And Gillis agrees, saying, “There’s a reason why people have been doing it forever.” Just not that many people in America know about it.
But that seems to be changing, kind of like a cold beer jabbed by a hot rod.
Bierstacheln hasn’t entirely caught fire like some other trends (hello, kölsch service), but it’s no longer an unknown.
And a the weather starts to turn chilly for many of us across the country, you might find yourself as excited as Gillis when he answered our call last week, “It’s about to be beer-spiking season!”
Where Can I Try Bierstacheln?
We know there are more beer-poking princes, princesses, and royalty out there. Do you know of a brewery practicing Bierstacheln? Drop us a line at @hopculturemag so we can continue building this list!
We have to start with the brewery that deserves the most credit for bringing Bierstacheln to the U.S. Schell’s offers Bierstacheln once a year, but they certainly know how to blow it out.
Happening the first weekend of every March, Schell’s BockFest invites folks to the brewery in New Ulm, MN, for one day of cold (and hot) fun. “It’s Minnesota in March, so it’s either freezing cold and, like, negative twenty, or it’s like fifty,” laughs Marti.
But as a native of Minnesota who has never had one full snow day in her life, I can confidently say that the temperature doesn’t matter. At each BockFest, people show up in droves (7,500, the highest number of attendees).
Dedicated firetenders stoke their pits across the brewery grounds, hot-poking an average of 6,000 beers over about five hours.
Grab a Schell’s Bock, get in line, drink half your cup, let a veteran firetender hot-poke your beer with a custom-made stachel, watch the frizzle and froth, and prepare to have your senses and mind blown.
As the OG beer poker, Schell’s ignited a bit of a fiery revolution in Minnesota. Other breweries in the state we’ve read about who have done Bierstacheln include Utepils Brewing, Lupulin Brewery, and Waldmann Brewery.
Land of 10,000 Lakes or Land of 10,000 Beer Pokes!
Pour Man’s Brewing
At Pour Man’s, Foltz only does Bierstacheln when he has the proper beers on tap—malty amber or dark lagers. You can bet that winter in Pennsylvania will be a better chance to find the custom playing out in the brewery’s Ephrata taproom. While Foltz currently has a homemade setup with chafing burners behind the bar, he does hope to set up fire pits with s’mores stations outside the brewery at some point. “It’s tricky to have two open flames sitting behind the bar,” he says. “You just have to remember they’re there and not knock them over!”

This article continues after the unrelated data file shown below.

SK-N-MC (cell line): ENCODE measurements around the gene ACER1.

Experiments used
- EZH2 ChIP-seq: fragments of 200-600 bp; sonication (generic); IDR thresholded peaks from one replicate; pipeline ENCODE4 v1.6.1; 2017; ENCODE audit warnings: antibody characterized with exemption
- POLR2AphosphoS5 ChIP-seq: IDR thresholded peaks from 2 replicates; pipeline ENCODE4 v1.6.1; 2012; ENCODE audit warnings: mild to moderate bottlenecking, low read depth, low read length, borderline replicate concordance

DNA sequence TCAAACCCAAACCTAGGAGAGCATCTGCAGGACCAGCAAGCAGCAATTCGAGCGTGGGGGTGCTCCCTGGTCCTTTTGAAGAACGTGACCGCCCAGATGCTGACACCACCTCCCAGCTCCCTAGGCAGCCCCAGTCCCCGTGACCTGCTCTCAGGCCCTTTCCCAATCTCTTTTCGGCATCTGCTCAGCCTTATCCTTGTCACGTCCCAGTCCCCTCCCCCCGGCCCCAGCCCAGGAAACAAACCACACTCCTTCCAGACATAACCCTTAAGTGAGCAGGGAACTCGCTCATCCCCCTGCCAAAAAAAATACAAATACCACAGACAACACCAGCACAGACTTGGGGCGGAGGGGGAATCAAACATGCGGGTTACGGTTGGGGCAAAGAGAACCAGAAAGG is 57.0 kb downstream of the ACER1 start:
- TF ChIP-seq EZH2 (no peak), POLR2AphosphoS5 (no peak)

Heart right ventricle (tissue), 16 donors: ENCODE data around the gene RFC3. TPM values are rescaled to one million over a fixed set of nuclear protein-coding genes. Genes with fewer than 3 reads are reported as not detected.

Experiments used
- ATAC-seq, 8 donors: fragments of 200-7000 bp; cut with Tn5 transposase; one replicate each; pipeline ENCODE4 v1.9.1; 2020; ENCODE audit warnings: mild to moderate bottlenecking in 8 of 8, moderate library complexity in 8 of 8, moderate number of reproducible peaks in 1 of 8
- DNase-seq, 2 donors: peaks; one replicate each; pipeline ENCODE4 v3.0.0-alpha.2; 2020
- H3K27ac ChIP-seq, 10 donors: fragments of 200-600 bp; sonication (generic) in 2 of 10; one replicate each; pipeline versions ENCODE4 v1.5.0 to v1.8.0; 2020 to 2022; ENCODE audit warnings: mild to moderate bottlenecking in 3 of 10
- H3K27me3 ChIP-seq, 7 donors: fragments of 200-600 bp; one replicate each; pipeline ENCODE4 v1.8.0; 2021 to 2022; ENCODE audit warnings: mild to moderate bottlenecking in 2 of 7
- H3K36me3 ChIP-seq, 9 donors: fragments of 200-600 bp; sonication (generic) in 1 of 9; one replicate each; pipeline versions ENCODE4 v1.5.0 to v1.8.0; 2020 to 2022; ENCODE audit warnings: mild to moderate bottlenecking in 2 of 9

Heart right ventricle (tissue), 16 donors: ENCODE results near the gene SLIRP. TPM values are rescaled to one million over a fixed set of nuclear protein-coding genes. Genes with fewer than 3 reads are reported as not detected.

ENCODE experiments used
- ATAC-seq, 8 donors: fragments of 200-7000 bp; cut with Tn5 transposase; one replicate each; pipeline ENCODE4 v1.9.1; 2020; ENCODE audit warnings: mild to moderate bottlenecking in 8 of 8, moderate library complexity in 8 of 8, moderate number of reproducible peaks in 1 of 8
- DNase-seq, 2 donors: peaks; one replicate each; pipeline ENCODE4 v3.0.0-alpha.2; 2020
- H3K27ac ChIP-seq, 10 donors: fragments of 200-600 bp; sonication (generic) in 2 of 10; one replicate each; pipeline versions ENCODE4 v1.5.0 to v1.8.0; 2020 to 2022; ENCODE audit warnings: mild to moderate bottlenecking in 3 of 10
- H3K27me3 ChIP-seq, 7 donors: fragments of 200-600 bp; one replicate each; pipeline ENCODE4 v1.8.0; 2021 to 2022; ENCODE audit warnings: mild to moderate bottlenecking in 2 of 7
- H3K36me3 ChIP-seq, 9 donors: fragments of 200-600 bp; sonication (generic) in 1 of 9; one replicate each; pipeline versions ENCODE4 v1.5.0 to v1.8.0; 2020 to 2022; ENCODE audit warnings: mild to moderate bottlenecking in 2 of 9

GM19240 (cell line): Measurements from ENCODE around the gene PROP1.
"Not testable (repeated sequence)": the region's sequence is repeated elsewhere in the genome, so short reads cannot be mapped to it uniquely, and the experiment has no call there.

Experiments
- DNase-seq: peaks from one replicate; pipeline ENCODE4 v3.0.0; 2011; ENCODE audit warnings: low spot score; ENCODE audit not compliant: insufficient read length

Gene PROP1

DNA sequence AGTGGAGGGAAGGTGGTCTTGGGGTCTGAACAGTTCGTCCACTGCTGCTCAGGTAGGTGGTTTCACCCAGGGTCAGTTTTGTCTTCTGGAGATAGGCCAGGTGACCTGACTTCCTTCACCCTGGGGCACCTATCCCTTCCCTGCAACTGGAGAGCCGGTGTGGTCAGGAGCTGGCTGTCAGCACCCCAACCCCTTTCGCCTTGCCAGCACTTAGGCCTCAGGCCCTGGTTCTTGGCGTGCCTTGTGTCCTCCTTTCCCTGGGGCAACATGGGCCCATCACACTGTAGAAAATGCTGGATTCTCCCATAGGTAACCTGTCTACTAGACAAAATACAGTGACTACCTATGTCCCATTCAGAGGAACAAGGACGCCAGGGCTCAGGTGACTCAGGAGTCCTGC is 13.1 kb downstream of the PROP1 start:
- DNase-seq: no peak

Most recently, Foltz hot-poked the brewery’s Festbier and Märzen during the brewery’s Oktoberfest celebration. Still, in the past, he’s also used Bierstacheln on two seasonal beers— a dunkel and doppelbock. “It was perfect for that time of year because you could choose whether or not you wanted the higher-ABV beer, which reacted really nice, or you could have the more sessionable 5% ABV dunkel with it.”
As we head into the winter months, watch Pour Man’s Brewing’s Instagram (@pourmansbrewingco) to see when Foltz might pull out the chafing burners next.
More luck of the draw, Invasive Species’ Bierstacheln only happens at the brewery’s discretion. “It’s definitely totally off the menu,” says Gillis, who sourced the brewery’s stainless steel poker from Europe. The brewery keeps the rod behind the bar, with bartenders bringing it out if the vibe is right. Although, Gillis says the brewery also has fun bringing hot beer poking to festivals. So, if you see Invasive Species popping up at a fest, you might be in luck.